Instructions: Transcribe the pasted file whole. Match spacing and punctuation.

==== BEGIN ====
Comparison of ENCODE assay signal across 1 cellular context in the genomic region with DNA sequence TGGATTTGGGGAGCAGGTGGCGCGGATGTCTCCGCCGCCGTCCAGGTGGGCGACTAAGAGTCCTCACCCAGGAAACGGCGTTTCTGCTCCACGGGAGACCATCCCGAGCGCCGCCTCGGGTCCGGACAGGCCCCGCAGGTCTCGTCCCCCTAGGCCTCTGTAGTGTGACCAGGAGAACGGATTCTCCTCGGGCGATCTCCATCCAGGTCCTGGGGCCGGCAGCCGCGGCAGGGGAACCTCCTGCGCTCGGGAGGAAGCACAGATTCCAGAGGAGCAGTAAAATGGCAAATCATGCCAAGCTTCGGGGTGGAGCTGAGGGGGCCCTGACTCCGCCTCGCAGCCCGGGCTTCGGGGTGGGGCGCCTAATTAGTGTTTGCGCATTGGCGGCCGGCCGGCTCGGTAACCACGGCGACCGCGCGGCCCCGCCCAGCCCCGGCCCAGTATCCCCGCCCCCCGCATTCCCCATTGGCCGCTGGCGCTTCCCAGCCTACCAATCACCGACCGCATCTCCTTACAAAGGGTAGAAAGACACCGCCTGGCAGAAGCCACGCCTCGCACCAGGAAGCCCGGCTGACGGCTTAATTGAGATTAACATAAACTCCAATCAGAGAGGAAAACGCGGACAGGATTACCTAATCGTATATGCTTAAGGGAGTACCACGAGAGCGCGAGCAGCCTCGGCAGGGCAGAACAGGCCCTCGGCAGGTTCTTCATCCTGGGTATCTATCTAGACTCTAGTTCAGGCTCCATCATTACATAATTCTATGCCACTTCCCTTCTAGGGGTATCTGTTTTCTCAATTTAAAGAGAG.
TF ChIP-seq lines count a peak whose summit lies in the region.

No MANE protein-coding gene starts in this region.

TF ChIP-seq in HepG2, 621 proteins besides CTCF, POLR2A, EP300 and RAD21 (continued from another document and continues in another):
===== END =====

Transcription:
Comparison of ENCODE assay signal across 1 cellular context in the genomic region with DNA sequence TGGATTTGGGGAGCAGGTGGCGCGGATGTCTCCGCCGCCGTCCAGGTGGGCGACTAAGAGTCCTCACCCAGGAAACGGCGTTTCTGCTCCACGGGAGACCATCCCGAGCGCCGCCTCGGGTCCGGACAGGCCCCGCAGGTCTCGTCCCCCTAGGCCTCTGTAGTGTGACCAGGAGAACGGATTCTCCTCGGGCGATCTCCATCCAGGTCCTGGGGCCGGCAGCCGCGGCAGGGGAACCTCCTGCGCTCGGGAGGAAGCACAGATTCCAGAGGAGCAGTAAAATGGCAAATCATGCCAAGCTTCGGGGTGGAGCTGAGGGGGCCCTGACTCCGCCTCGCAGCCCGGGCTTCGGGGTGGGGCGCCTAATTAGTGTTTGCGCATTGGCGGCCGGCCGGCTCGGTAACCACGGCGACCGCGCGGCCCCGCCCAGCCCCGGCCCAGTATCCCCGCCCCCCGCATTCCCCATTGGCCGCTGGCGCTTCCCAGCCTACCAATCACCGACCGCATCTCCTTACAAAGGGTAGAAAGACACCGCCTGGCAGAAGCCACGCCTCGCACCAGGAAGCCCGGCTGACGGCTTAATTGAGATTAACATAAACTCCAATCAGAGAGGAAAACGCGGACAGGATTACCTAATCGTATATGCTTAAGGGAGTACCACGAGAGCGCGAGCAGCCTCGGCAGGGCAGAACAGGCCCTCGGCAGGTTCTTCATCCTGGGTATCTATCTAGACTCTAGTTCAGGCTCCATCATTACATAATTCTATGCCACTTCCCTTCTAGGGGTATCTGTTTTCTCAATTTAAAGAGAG.
TF ChIP-seq lines count a peak whose summit lies in the region.

No MANE protein-coding gene starts in this region.

TF ChIP-seq in HepG2, 621 proteins besides CTCF, POLR2A, EP300 and RAD21 (continued from another document and continues in another):